The estimated background risk of major birth defects and miscarriage for the indicated population is unknown. All pregnancies have a background risk of birth defects, loss, or other adverse outcomes. In the U.S. general population, the estimated background risk of major birth defects and miscarriage in clinically recognized pregnancies is 2% to 4% and 15% to 20%, respectively.
In pregnant rats, oral administration of tafamidis meglumine (0, 15, 30, and 45 mg/kg/day) throughout organogenesis resulted in decreased fetal body weights at ≥30 mg/kg/day (approximately 10 times the human exposure at the MRHD based on AUC). The no-observed-adverse-effect-level (NOAEL) for embryofetal development in rats was 15 mg/kg/day (approximately 7 times the human exposure at the MRHD based on AUC).
In pregnant rabbits, oral administration of tafamidis meglumine (0, 0.5, 2, and 8 mg/kg/day) throughout organogenesis resulted in increased embryofetal mortality, reduced fetal body weights, and an increased incidence of fetal malformations at 8 mg/kg/day (approximately 9 times the human exposure at the MRHD based on AUC), which was also maternally toxic. Increased incidences of fetal skeletal variations were observed at doses ≥0.5 mg/kg/day (approximately equivalent to the human exposure at the MRHD based on AUC).
In the pre- and postnatal study, pregnant rats received oral administration of tafamidis meglumine at doses of 0, 5, 15, or 30 mg/kg/day throughout pregnancy and lactation (Gestation Day 7 to Lactation Day 20). Decreased survival and body weights, delayed male sexual maturation and neurobehavioral effects (learning and memory impairment) were observed in the offspring of dams treated at 15 mg/kg/day (approximately 2 times the MRHD on a mg/m2 basis). The NOAEL for pre- and postnatal development in rats was 5 mg/kg/day (approximately equivalent to the MRHD on a mg/m2 basis).
There are no available data on the presence of tafamidis in human milk, the effect on the breastfed infant, or the effect on milk production. Tafamidis is present in rat milk (see Data). When a drug is present in animal milk, it is likely the drug will be present in human milk. Based on findings from animal studies which suggest the potential for serious adverse reactions in the breastfed infant, advise patients that breastfeeding is not recommended during treatment with VYNDAQEL or VYNDAMAX.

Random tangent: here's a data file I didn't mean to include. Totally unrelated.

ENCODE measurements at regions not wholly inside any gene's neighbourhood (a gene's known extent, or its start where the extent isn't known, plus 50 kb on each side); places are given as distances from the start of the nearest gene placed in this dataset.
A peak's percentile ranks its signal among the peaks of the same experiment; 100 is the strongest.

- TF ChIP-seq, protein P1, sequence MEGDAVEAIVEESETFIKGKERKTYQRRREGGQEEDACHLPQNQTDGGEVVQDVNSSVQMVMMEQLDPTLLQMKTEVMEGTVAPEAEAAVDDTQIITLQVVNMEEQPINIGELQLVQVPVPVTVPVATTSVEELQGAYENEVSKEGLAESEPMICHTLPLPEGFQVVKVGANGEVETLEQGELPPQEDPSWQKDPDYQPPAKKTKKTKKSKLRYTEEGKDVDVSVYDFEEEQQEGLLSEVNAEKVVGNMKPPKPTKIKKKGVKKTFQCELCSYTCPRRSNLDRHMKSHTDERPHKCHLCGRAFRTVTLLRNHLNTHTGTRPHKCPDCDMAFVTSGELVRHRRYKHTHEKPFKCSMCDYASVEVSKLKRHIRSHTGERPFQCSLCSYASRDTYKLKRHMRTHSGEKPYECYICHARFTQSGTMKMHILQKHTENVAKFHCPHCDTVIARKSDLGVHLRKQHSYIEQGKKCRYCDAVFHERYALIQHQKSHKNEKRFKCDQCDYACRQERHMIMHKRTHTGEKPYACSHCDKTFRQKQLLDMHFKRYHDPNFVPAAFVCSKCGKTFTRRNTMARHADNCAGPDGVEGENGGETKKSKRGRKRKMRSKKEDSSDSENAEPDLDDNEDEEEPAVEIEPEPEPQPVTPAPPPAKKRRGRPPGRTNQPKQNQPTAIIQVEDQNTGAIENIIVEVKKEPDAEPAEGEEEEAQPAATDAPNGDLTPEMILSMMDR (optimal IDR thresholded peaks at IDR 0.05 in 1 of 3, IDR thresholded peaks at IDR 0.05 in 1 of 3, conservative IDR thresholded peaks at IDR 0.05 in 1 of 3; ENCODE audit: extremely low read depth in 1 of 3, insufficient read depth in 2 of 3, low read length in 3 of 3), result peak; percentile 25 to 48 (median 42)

Pregnant and lactating female rats were administered repeated daily oral doses of tafamidis meglumine (15 mg/kg/day) followed by a single oral gavage dose of 14 C-tafamidis meglumine on Lactation Day 4 or 12. Radioactivity was observed in milk by 1 hour post-dose and increased thereafter. The ratio of the highest radioactivity associated with 14 C tafamidis meglumine in milk (8 hours post-dose) vs. plasma (1 hour post-dose) was approximately 1.6 on Day 12, indicating tafamidis meglumine is transferred to milk after oral administration.
Based on findings from animal studies, VYNDAQEL and VYNDAMAX may cause fetal harm when administered to a pregnant woman [see Use in Specific Populations (8.1)]. Consider pregnancy planning and prevention for females of reproductive potential.
The safety and effectiveness of VYNDAQEL and VYNDAMAX have not been established in pediatric patients.
No dosage adjustment is required for elderly patients (≥65 years) [see Clinical Pharmacology (12.3)]. Of the total number of patients in the clinical study (n=441), 90.5% were 65 and over, with a median age of 75 years.
There is minimal clinical experience with overdose. During clinical trials, two patients accidentally ingested a single VYNDAQEL dose of 160 mg without adverse events. The highest dose of tafamidis meglumine given to healthy volunteers in a clinical trial was 480 mg as a single dose. There was one reported adverse event of mild hordeolum at this dose.
All MedLibrary.org resources are included in as near-original form as possible, meaning that the information from the original provider has been rendered here with only typographical or stylistic modifications and not with any substantive alterations of content, meaning or intent.